By Jacob Katel
By Laurie Charles
By Nate "Igor" Smith
By Abel Folgar
By Kat Bein
By Jacob Katel
Detroit's Adam Lee Miller and Nicola Kuperus (a.k.a. Adult.) are both technically and aesthetically better electro producers than the sub-par imitators who have temporarily crawled out of their expensive East Coast art schools with designs on dominating the electronic music world. With five years of singles such as "Nausea" and (tellingly) "Misinterpreted," absorbing live shows, and growing respect for its record label Ersatz Audio, Adult. has enjoyed more longevity than newer acts such as W.I.T. and Mount Sims (both of whom are lauded for fashion looks over actual studio prowess). There is also the duo's debut album Resuscitation, which still moves steadily at independent shops around the country long after its 2001 release date (always an amazing feat for electronic artist albums).
Adult. is adept at creating striking visual imagery that can evoke contrasting emotions. Kuperus's photographs, one of which is used for the cover of their new album Anxiety Always, often portray elegantly dressed females in what could be interpreted as threatening situations -- being run over by a car, kicking at a male predator. While some women get the intended joke, she's taken heat from feminist magazines like Bitch for her shocking setups, which they find to be violently exploitative rather than darkly humorous.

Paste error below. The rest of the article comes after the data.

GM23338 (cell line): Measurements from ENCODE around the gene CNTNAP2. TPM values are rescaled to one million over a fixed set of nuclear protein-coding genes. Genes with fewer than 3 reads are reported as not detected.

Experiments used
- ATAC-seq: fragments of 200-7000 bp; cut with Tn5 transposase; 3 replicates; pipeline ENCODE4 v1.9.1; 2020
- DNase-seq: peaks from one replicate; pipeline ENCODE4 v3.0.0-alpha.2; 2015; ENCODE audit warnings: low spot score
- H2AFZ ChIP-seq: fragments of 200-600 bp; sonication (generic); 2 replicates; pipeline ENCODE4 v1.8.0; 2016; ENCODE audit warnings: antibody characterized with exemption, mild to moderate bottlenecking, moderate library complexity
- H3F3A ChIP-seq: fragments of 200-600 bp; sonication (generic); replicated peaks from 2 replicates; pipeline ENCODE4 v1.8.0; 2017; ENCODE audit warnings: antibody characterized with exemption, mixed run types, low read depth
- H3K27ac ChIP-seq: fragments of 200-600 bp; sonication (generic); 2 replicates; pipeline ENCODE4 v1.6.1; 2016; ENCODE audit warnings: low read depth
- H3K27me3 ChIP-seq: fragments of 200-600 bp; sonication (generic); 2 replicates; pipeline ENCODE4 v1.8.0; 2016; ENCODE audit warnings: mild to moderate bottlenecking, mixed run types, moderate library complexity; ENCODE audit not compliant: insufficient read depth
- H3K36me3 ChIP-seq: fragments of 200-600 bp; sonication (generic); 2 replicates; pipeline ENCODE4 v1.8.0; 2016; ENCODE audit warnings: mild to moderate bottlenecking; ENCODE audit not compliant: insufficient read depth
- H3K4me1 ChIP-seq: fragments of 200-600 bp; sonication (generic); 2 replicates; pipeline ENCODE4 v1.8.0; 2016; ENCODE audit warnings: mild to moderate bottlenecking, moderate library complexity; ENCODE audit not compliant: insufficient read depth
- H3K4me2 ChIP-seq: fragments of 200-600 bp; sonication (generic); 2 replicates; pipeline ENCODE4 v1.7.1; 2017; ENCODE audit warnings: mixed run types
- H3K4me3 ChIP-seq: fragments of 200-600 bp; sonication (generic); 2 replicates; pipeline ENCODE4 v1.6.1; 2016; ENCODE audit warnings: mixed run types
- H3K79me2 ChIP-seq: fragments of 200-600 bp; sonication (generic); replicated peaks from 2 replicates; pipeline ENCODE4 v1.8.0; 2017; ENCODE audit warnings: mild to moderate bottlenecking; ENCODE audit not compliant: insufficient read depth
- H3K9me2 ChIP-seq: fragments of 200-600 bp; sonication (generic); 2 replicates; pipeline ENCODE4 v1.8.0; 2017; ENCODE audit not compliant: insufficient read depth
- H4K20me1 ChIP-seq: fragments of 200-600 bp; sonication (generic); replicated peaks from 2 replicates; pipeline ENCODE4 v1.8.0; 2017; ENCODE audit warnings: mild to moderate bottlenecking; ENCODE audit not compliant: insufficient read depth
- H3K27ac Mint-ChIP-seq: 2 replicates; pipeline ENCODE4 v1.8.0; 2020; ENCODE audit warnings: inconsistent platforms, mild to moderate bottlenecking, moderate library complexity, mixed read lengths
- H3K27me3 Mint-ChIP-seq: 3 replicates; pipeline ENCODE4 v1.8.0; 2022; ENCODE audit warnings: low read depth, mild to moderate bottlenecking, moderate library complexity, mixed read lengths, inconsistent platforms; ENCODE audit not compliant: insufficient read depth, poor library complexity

Kuperus is an equally provocative singer; on Anxiety Alwaysher voice sounds atonal, if usually in key with Miller's motor-driven guitar and synth melodies. When the two are in tandem, as on the closing track "Kick in the Shin," the results can come out quite well. When the combination doesn't work, though, the music can sound excruciating. "Glue Your Eyelids Together," which finds Kuperus repeating the title over and over (as she does on much of Anxiety Always's tracks), is the worst example of how shallow some of these songs are. In fact, Kuperus's photo on the inner CD jacket that illustrates Miller actually applying glue to her eyes is far more evocative.
There are a few hints on the album that indicate Adult. gets its own jokes, some of which are actually funny. The skittish bleeps and beats of "Blank Eyed, Nose Bleed" keep one slightly off-balance as Kuperus slyly skewers the egocentricity of cokeheads, asking, "Wouldn't it be nice to go to a party and be the only one there?" This moment finds Adult. at its best, but it isn't enough to recommend Anxiety Alwaysto anyone who doesn't have much patience for its art pranks. -- Tamara Palmer